Bibliography Defined

The object of bibliographical study is to reconstruct for each particular book the history of its life, to make it reveal in its most intimate detail the story of its birth and adventures as the material vehicle of the living word.

–W.W. Greg (from “Bibliography–A Retrospect,” 1945)

 

Bibliography is the branch of historical scholarship that examines every aspect of the production, dissemination, and reception of handwritten and printed books as physical objects. (“Books” is shorthand here for various kinds of text-bearing objects, including pamphlets and single leaves.) Among the characteristic activities of this field are the following:

analyzing physical clues in specific books in order to reveal details of the underlying production process;

describing the paper (or parchment), letterforms, design, illustrations, structure, binding, and post-publication features of specific books;

determining the relationship among books that carry texts of the same works (texts both verbal and nonverbal, such as musical and choreographic notation);

writing narrative histories and technical studies of papermaking, paper use, ink, handwriting, type faces, type manufacture, book design, typesetting procedures, graphic processes, bookbinding, printing, publishing, bookselling, book collecting, libraries, provenance, and the role of the physical book in society and culture–along with biographies of the persons involved in these stories.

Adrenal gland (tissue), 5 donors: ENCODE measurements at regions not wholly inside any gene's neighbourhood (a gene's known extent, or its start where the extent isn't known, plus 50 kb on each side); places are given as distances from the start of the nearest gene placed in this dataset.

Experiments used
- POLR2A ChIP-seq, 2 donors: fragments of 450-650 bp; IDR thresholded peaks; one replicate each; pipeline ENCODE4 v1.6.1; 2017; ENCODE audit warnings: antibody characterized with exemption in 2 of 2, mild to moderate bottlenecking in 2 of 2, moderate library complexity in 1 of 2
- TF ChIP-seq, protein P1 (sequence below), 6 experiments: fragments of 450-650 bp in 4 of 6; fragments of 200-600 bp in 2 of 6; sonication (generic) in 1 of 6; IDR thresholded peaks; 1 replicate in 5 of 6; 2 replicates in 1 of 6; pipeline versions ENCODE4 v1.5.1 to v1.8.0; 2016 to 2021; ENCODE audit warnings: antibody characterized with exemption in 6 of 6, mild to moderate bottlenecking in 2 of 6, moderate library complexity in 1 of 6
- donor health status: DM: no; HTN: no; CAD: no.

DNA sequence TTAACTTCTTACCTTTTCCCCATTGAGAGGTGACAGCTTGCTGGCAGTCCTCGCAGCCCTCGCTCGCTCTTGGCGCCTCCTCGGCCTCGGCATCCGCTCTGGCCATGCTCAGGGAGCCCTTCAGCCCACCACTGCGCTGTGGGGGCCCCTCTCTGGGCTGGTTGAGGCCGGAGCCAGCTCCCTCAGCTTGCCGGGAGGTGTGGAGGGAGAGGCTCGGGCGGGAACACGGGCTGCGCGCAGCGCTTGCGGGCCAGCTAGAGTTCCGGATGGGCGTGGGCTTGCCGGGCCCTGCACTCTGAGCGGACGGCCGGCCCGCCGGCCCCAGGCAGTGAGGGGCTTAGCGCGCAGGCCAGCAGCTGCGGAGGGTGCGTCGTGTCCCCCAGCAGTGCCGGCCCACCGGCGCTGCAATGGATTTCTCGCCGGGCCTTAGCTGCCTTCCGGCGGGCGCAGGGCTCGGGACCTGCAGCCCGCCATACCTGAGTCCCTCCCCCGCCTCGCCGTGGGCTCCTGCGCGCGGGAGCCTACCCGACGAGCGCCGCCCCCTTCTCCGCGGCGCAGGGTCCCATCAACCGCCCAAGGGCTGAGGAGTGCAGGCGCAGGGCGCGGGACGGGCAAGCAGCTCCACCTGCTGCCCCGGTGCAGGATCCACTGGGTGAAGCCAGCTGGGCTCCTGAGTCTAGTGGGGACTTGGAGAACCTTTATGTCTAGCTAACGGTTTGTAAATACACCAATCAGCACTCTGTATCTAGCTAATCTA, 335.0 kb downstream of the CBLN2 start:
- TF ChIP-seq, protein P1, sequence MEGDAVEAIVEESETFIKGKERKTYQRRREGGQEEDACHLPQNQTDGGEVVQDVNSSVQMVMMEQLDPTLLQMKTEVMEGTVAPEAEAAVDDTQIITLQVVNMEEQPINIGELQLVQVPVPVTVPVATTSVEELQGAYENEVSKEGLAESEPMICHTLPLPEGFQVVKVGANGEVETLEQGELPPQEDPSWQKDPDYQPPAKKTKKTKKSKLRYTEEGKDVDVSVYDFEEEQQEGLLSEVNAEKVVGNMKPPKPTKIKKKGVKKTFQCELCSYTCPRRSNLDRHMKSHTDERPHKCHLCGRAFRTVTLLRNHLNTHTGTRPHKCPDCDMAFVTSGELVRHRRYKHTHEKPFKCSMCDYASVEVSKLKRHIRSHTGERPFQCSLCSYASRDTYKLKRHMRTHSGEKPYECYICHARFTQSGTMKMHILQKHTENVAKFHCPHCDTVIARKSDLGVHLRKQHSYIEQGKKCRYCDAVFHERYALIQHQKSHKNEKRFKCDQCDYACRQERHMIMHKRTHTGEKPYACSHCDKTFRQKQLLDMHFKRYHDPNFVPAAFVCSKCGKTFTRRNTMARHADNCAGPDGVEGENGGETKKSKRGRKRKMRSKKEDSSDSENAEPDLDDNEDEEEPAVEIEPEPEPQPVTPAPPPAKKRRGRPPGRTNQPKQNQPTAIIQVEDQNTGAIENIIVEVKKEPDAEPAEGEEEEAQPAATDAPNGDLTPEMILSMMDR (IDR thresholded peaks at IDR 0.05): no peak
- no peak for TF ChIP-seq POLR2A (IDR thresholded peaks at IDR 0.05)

Traditional bibliographical approaches are also now being applied to objects carrying electronic texts. Because textual criticism and scholarly editing are partially dependent on physical evidence, they are included among the concerns of bibliographical societies. But the making of lists of books, which usually focuses on the subject matter of their texts, is not within the scope of bibliographical societies except when that subject matter relates to books as physical objects. What links all bibliographical pursuits is an understanding of the significance of books as tangible products of human endeavor.

G. Thomas Tanselle (written for this website, 2020)